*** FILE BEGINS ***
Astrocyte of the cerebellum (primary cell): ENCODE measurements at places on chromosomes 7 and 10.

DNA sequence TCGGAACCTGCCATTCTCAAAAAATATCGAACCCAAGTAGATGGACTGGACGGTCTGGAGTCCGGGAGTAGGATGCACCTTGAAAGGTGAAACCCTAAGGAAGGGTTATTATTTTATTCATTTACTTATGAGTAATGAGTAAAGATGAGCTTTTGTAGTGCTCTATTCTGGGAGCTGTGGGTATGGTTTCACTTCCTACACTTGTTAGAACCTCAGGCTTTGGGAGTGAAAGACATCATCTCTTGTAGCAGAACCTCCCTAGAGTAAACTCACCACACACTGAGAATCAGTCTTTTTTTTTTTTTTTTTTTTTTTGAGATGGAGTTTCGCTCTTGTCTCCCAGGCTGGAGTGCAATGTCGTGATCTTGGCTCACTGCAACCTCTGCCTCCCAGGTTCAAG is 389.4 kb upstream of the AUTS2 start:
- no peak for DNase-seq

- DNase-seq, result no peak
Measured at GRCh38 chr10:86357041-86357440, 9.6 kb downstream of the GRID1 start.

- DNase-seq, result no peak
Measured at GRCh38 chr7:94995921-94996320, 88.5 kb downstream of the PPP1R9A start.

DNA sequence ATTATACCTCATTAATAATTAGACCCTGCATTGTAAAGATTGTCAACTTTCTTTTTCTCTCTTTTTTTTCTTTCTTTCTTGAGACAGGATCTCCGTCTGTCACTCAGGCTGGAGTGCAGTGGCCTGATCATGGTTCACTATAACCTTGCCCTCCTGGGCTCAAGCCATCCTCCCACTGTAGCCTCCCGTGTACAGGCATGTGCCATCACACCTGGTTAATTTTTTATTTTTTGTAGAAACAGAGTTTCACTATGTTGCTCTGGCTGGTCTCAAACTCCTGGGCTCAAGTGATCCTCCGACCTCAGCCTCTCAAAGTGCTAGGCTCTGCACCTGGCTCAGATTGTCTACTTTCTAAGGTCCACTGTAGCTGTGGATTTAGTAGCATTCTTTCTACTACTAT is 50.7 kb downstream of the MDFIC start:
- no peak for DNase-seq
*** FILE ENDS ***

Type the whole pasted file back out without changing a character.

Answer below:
Astrocyte of the cerebellum (primary cell): ENCODE measurements at places on chromosomes 7 and 10.

DNA sequence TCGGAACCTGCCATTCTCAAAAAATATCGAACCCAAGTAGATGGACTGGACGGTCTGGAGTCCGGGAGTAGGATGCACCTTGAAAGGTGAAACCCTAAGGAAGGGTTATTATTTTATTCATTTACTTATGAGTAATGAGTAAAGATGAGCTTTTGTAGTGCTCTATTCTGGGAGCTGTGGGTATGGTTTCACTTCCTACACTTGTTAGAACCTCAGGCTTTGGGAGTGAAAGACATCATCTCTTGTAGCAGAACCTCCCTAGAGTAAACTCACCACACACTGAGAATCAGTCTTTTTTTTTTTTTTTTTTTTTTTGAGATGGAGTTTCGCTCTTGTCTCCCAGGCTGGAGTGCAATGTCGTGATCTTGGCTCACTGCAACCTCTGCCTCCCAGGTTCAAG is 389.4 kb upstream of the AUTS2 start:
- no peak for DNase-seq

- DNase-seq, result no peak
Measured at GRCh38 chr10:86357041-86357440, 9.6 kb downstream of the GRID1 start.

- DNase-seq, result no peak
Measured at GRCh38 chr7:94995921-94996320, 88.5 kb downstream of the PPP1R9A start.

DNA sequence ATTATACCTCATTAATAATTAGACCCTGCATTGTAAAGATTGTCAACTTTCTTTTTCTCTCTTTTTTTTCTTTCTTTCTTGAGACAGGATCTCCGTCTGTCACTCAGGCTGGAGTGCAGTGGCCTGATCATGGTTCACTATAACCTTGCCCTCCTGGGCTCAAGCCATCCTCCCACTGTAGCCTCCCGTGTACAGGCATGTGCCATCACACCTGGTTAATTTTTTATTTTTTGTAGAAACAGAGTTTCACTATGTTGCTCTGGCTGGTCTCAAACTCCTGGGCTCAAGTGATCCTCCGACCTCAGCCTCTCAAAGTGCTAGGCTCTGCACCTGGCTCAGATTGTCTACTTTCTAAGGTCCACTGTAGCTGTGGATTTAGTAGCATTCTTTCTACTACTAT is 50.7 kb downstream of the MDFIC start:
- no peak for DNase-seq